Thursday, December 11, 2008
Chinese corn demand is nearly stagnant as the livestock sector slows down. There is another surplus of pork and demand for milk and eggs has collapsed after the melamine incident.
Meanwhile, China has had its fifth consecutive big grain harvest and now is cursed with a flood of grain that has little demand. Prices are on the way down, and farmers are keeping their grain in storage to see if prices get better later.
The government has upped its purchases of corn and soybeans, but what does it do with all this grain in "temporary" reserves? In past years the government subsidized exports of surplus corn or turned it into ethanol. These ideas are being floated again. There is a rumor that an export quota of 5 mmt will be approved. Trouble is, Chinese corn is now much more expensive than corn on the world market. In pre-WTO days, the government just paid a subsidy to the exporters but WTO disallows export subsidies. Now a "VAT rebate" of 13% is given instead, but even with the rebate Chinese corn still couldn't match competitors' prices. In fact, U.S. corn would be competitive in the China market if it were let in. According to an article on finance.sina.com.cn the corn price in southern China ports is 1600 yuan/mt, but the estimated delivered price of U.S. corn in southern China is only 1200 yuan/mt, 25% less. A Reuters news report noted that South Korean buyers purchased U.S. corn at $155/mt the other day, the equivalent of less than 1100 yuan/mt.
Another proposal considered in the finance.sina.com.cn article is to make the surplus corn into ethanol to burn as fuel. This is how China's ethanol industry was birthed in the early 2000's--to literally burn up surplus corn. However, the article notes that ethanol prices are already well below costs of production and this route would require big subsidies, so this is a nonstarter.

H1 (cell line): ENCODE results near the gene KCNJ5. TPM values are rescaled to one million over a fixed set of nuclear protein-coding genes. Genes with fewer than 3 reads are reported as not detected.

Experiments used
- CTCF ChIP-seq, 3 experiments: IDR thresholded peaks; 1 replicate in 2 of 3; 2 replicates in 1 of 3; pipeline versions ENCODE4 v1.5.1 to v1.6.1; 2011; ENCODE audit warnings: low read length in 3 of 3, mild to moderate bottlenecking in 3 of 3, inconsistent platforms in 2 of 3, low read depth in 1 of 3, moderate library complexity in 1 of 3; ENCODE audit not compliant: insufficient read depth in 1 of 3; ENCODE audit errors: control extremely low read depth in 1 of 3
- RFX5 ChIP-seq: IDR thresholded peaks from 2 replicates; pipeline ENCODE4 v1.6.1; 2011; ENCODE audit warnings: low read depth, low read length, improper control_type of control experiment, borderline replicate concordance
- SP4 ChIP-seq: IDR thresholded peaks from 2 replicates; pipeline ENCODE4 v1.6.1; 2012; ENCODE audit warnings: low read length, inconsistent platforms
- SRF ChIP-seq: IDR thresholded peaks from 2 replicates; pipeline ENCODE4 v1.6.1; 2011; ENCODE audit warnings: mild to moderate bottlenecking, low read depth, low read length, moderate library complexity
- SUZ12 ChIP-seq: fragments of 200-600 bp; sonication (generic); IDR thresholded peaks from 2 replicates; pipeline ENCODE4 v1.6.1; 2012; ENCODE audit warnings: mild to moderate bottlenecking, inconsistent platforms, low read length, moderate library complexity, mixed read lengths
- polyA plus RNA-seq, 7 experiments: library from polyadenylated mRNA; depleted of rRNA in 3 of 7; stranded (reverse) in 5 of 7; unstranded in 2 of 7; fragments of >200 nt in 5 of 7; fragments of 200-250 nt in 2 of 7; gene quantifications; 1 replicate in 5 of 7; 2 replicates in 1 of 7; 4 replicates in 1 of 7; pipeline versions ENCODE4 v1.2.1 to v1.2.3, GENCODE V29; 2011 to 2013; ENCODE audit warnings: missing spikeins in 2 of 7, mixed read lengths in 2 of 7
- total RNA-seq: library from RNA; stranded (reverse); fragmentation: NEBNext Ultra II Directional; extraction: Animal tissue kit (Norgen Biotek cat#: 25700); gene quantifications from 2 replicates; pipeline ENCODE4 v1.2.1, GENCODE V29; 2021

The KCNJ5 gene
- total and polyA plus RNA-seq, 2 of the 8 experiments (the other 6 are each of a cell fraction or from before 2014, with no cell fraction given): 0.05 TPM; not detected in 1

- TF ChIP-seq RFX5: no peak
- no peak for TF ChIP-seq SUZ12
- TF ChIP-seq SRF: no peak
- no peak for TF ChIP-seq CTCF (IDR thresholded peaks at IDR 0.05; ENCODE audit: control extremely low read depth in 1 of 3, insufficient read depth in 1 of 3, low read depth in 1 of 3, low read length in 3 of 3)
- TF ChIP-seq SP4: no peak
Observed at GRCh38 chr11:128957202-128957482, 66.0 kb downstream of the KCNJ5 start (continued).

The current market environment is putting China's commitment to free trade to the test. According to Reuters, imported corn is attractive to Chinese feed mills but no one dares to try importing at the risk of attracting the government's ire. The tariff rate quota system set up after China's WTO accession in theory allows a set amount of corn to be imported at a 1% tariff each year, but hardly any has ever been imported. The price differential and high shipping rates didn't favor imported corn imports until now. Potential buyers quoted by Reuters say that they are afraid shipments of corn imports would be caught up in testing and approvals at the border to comply with China's intentionally vague genetically modified food regulations.
Meanwhile, the soybean market is even more of a mess. Since domestic soybeans are more expensive than imports no one wants to buy domestic beans except the government. Many people in the industry favor raising the tariff on soybean imports, but China is again constrained by its WTO commitment to cap its soybean tariff at 3%.
It would not be surprising if Chinese quarantine inspectors find some kind of fungus, pest, or contamination in soybean shipments arriving in China very soon.
Monday, December 8, 2008
China announced its increase in planned temporary reserve purchases in Heilongjiang Province: Soybean 1.03mmt, corn 1.3 mmt, paddy rice 2.6 mmt.
Latest statistics on corn procurement as of Nov 20, in 10 major provinces (Hebei, Inner Mongolia, Liaoning, Jilin, Heilongjiang, Shandong, Henan, Sichuan, Shaanxi, Gansu) grain enterprises procured an estimated 4.929 mmt of corn, an increase of 3.746 mt from the same period last year. Of that total, 1.188 mmt (24%) was purchased for central reserves, up 0.996 mmt from last year.
The NDRC, grain bureau, finance ministry, and agricultural development bank issued a notice that the national plan for temporarily increasing grain inventories will be raised by 14 mmt, including 7.5 mmt rice, 5 mmt corn, 1.5 mmt soybeans.
Farmers are cautious in selling corn, waiting for the price to go up, so the actual pace of sales is sluggish. Farmers are eager to sell because they need to repay loans by the end of the yaer, but demand among purchasers is not that strong. Industrial users are having to compete with state reserve purchasers. The market for industrial products is not booming so enterprises are taking a wait-and-see approach. Some companies are cutting their procurement prices.
This week the corn price in Manchuria was basically stable. Prices are supported by state reserve purchases. From the point of view of traders and processors, the situation is not so clear. The weather has turned cold, moisture has dropped, so drier corn brings a higher price. Putting all these factors together, prices are more of less stable.